I’ve decided that I am neither a half-empty or half-full person.

I like things in the middle.

The thought came to me as I opened a little carton of yogurt this morning. Actually that wasn’t my first thought – my first impression was a feeling of annoyance with the French, because before they introduced their six-ounce containers of Yoplait to America in 1977 we were all happy with hefty eight-ounce cartons. I’ve always wondered if that six-ouncer was passive-aggressive retaliation for all the French jokes we told in New England, but I digress,

Open a carton of yogurt and the first thought is “Do I really want to eat this too or will the poached egg take me all the way to lunch”. Your last thought is mild annoyance as you try to scrape the last ½ ounce from the embossed risers and ribs on the bottom of the cup.

….but in the middle?

Mmmmm!

It’s the same way with vacations. We were blessed with a two-week vacation back home to Alaska during both the summer of 1997 and the summer of 1999. Both visits played out pretty much the same:

  • jet-lag and nostalgia over-dose for the first few days
  • packing-anxiety and teary-eyed anticipation of parting AGAIN for the last few…

…but for four or five days in the middle of our stay it was glorious. We still had plenty of money left in our trip-budget, our friends and family had finally been able to adjust schedules to accommodate individual visits and the specter of departure was too far away to loom very effectively.

I think it makes for a healthy philosophy for life in general. Rather than fuss about what I didn’t get in the past (half-empty) or what riches I might amass in the future (half-full) I think I’d rather concentrate on the blessings I have right now.

In the middle.

…the light went on!

JaydenEnrouteOralSurgery

Sharing a home with a five-year old was not something on my radar even just a few years ago – but at this point I couldn’t imagine life without him. I’m a little weepy this morning – he’s had some dental problems and right now he’s undergoing oral surgery. I’m sure he’ll do fine but between my paranoia and an overactive imagination  I still get edgy…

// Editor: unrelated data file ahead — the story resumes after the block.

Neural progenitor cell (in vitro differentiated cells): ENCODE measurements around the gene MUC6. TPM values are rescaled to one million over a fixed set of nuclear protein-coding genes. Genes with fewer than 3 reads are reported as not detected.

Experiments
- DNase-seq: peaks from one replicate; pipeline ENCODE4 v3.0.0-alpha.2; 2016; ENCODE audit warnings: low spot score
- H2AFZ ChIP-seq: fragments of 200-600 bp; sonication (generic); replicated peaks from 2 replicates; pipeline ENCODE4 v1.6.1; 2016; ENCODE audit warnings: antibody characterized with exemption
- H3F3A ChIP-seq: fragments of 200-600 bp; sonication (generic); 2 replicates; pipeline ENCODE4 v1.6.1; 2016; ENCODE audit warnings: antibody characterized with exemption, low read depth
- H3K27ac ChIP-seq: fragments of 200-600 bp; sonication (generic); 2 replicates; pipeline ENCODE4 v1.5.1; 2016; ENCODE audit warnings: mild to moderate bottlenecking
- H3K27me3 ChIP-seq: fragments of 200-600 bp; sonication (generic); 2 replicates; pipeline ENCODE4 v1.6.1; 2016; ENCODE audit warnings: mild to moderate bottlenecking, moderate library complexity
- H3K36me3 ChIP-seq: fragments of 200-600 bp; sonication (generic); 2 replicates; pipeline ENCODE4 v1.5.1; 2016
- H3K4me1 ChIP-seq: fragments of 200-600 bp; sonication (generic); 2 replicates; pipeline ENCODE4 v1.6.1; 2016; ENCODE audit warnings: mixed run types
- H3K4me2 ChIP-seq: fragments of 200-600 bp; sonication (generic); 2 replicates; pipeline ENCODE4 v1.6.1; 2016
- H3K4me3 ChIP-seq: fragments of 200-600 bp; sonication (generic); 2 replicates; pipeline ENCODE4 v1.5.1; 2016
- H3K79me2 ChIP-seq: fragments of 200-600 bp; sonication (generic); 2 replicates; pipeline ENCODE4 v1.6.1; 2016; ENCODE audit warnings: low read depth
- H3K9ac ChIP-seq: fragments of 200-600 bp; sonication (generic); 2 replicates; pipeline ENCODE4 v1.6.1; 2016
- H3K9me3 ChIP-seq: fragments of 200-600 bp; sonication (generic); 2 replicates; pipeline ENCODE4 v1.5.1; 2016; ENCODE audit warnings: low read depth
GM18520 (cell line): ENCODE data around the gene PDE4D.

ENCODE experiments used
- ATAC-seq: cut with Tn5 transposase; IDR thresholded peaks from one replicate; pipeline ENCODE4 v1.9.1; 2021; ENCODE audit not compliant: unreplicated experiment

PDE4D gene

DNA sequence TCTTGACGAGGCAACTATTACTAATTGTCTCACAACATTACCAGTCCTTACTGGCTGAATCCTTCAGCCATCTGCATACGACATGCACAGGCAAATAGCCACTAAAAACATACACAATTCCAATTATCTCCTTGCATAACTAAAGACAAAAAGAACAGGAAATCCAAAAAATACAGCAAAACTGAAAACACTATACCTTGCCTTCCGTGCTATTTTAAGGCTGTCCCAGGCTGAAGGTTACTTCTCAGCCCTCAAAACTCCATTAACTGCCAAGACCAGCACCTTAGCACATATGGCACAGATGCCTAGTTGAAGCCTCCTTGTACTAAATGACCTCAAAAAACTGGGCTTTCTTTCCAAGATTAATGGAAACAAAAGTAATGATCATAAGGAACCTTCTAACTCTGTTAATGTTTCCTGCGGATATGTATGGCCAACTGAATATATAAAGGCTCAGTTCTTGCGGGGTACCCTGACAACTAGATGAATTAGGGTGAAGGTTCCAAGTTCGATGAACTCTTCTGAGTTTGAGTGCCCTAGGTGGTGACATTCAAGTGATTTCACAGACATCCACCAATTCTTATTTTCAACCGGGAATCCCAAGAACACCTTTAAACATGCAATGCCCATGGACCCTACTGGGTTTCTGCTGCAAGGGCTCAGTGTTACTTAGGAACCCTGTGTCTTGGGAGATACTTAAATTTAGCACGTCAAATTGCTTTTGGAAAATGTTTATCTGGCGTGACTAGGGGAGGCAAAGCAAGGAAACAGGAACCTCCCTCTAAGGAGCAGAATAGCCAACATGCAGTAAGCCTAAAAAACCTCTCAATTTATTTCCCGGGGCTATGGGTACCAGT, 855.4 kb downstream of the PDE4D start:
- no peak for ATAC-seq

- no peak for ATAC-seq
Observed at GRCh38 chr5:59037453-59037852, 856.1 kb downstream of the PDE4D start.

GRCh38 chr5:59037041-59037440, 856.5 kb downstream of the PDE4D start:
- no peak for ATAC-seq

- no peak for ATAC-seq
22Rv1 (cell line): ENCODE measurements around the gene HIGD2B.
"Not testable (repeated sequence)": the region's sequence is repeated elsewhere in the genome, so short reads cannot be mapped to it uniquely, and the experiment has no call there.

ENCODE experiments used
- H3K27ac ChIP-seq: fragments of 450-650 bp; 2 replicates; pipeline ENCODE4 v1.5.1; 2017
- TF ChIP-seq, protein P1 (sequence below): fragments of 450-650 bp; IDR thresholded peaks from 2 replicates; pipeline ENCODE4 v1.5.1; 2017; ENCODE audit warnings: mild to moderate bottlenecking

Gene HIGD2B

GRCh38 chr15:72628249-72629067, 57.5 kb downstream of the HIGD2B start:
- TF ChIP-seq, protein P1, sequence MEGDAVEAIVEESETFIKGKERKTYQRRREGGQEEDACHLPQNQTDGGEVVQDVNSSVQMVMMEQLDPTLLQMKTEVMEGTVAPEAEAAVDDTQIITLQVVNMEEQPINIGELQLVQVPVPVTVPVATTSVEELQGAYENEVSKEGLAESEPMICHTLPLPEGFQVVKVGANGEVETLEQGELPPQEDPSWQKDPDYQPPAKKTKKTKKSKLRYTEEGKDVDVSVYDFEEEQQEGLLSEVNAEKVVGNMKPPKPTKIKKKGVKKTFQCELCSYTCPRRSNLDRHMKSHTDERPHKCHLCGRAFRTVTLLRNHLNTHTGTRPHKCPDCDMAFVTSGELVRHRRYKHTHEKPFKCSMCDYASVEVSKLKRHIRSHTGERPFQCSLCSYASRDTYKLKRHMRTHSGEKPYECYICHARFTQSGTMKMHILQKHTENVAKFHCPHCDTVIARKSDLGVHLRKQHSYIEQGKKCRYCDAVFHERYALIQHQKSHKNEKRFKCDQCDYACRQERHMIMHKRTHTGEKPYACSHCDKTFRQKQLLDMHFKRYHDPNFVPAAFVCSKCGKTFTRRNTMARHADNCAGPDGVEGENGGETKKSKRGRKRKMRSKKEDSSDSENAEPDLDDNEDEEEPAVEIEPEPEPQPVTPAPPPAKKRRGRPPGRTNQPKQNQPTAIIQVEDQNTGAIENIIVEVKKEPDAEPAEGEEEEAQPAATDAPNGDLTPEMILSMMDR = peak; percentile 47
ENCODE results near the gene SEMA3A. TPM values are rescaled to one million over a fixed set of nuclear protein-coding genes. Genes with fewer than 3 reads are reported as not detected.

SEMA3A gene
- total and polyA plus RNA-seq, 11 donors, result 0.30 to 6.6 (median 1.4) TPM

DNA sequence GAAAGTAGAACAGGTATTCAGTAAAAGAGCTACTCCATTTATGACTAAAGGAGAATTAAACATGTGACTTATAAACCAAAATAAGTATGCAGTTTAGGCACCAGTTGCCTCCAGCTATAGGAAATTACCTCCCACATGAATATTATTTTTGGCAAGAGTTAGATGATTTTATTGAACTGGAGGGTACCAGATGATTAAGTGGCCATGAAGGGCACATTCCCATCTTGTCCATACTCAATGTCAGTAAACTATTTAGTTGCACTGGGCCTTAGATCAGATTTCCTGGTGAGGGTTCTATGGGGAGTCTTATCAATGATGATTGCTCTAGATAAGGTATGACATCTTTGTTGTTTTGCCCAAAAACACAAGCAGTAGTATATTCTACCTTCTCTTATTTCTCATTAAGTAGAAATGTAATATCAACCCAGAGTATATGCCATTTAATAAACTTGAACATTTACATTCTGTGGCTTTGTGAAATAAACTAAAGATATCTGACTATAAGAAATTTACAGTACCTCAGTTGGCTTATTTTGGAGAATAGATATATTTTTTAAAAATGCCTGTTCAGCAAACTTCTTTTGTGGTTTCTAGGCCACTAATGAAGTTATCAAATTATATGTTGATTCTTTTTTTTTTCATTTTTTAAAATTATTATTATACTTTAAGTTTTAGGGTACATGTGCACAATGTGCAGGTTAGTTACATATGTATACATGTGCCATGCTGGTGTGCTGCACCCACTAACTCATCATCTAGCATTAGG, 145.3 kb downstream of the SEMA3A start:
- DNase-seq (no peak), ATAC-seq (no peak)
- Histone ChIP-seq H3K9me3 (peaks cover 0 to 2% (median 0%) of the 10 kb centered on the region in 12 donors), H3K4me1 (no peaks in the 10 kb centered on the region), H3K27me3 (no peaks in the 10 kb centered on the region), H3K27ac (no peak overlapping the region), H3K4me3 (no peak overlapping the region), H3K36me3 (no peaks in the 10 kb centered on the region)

(my daughter sent this photo to me from the trip to the oral surgeon’s office)

 He’s an amazing young man and extremely curious about the world. Any five-year-old asks a lot of questions but he is extremely detailed in his enquiries. For example, he likes to have the lights on during the day. Lots of lights. ALL THE LIGHTS. I finally sat down and tried as best I could to explain the idea of electricity and paying for utilities, but I wasn’t sure he had a grasp on the subject until later on in the afternoon.

 After I finished my impromptu lesson I turned off all the lights in the room and we parted ways, Jayden to his bedroom and me to the studio. I was a little perturbed when I returned to the room later on in the afternoon and found every single light turned on…but then I noticed a quarter, a nickel and three pennies in the middle of the table and realized that Jayden had most definitely understood our discussion we’d had earlier in the day – the discussion about paying for utilities.

The Perception of an Extra Sense

I grew up being taught that humans have five senses:

  • Sight
  • hearing
  • touch
  • taste
  • smell

Since then I’ve read that there a few more such as:

  • balance
  • temperature
  • proprioception 1

(I’ve also seen lists that include pain, thirst, direction and sexual stimulation but I’m most interested in those senses that collect information about our environment)